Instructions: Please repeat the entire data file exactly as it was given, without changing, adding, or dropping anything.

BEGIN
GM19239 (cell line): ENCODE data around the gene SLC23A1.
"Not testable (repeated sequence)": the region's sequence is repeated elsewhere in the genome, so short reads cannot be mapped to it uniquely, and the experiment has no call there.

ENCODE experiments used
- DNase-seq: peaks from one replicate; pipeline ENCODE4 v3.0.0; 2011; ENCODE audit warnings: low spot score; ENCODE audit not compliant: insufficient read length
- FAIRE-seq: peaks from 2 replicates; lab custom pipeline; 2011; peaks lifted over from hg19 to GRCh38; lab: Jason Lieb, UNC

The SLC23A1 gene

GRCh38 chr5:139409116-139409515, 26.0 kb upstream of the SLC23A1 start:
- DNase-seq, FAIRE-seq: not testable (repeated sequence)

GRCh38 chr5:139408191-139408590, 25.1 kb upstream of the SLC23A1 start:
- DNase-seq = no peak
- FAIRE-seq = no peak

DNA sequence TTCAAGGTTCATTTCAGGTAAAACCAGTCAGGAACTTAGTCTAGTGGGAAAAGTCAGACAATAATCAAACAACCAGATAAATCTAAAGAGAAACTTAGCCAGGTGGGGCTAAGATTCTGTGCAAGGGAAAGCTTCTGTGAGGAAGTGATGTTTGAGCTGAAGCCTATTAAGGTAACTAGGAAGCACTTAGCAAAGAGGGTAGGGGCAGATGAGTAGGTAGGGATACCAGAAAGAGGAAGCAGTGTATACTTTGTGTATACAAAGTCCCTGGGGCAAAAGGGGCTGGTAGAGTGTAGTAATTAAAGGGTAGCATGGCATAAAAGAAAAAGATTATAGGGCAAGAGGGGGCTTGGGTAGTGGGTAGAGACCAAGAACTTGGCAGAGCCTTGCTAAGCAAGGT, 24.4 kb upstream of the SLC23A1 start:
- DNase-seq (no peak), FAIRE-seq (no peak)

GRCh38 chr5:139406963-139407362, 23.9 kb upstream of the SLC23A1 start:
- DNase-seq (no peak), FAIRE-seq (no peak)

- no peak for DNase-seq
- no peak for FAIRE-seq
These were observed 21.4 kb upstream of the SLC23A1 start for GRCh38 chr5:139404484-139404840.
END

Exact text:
GM19239 (cell line): ENCODE data around the gene SLC23A1.
"Not testable (repeated sequence)": the region's sequence is repeated elsewhere in the genome, so short reads cannot be mapped to it uniquely, and the experiment has no call there.

ENCODE experiments used
- DNase-seq: peaks from one replicate; pipeline ENCODE4 v3.0.0; 2011; ENCODE audit warnings: low spot score; ENCODE audit not compliant: insufficient read length
- FAIRE-seq: peaks from 2 replicates; lab custom pipeline; 2011; peaks lifted over from hg19 to GRCh38; lab: Jason Lieb, UNC

The SLC23A1 gene

GRCh38 chr5:139409116-139409515, 26.0 kb upstream of the SLC23A1 start:
- DNase-seq, FAIRE-seq: not testable (repeated sequence)

GRCh38 chr5:139408191-139408590, 25.1 kb upstream of the SLC23A1 start:
- DNase-seq = no peak
- FAIRE-seq = no peak

DNA sequence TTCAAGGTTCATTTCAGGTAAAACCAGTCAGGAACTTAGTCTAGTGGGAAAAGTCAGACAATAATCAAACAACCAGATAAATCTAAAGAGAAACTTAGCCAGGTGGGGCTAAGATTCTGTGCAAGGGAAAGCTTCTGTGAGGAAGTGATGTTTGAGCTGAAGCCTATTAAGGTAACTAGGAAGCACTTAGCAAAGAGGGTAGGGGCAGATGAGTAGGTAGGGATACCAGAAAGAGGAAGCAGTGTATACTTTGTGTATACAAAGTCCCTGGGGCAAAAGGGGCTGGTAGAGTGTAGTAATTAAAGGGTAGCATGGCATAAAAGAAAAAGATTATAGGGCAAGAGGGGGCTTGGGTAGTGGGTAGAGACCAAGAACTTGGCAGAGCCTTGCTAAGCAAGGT, 24.4 kb upstream of the SLC23A1 start:
- DNase-seq (no peak), FAIRE-seq (no peak)

GRCh38 chr5:139406963-139407362, 23.9 kb upstream of the SLC23A1 start:
- DNase-seq (no peak), FAIRE-seq (no peak)

- no peak for DNase-seq
- no peak for FAIRE-seq
These were observed 21.4 kb upstream of the SLC23A1 start for GRCh38 chr5:139404484-139404840.